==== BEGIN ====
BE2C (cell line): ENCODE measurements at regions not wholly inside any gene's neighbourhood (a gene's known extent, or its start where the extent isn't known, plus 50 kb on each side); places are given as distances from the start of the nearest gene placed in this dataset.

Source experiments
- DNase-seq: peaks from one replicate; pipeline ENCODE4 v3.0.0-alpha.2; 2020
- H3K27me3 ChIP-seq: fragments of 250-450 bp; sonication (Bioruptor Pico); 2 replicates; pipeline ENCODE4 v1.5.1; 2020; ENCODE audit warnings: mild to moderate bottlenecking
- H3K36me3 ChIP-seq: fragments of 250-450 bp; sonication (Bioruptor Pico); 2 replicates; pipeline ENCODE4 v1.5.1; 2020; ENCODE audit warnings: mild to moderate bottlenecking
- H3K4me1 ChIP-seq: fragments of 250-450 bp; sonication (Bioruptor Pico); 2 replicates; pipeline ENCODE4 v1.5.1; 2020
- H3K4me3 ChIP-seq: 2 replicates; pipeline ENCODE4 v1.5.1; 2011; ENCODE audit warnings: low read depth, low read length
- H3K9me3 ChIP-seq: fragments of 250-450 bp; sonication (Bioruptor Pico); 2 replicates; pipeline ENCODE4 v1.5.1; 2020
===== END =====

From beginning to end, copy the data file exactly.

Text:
BE2C (cell line): ENCODE measurements at regions not wholly inside any gene's neighbourhood (a gene's known extent, or its start where the extent isn't known, plus 50 kb on each side); places are given as distances from the start of the nearest gene placed in this dataset.

Source experiments
- DNase-seq: peaks from one replicate; pipeline ENCODE4 v3.0.0-alpha.2; 2020
- H3K27me3 ChIP-seq: fragments of 250-450 bp; sonication (Bioruptor Pico); 2 replicates; pipeline ENCODE4 v1.5.1; 2020; ENCODE audit warnings: mild to moderate bottlenecking
- H3K36me3 ChIP-seq: fragments of 250-450 bp; sonication (Bioruptor Pico); 2 replicates; pipeline ENCODE4 v1.5.1; 2020; ENCODE audit warnings: mild to moderate bottlenecking
- H3K4me1 ChIP-seq: fragments of 250-450 bp; sonication (Bioruptor Pico); 2 replicates; pipeline ENCODE4 v1.5.1; 2020
- H3K4me3 ChIP-seq: 2 replicates; pipeline ENCODE4 v1.5.1; 2011; ENCODE audit warnings: low read depth, low read length
- H3K9me3 ChIP-seq: fragments of 250-450 bp; sonication (Bioruptor Pico); 2 replicates; pipeline ENCODE4 v1.5.1; 2020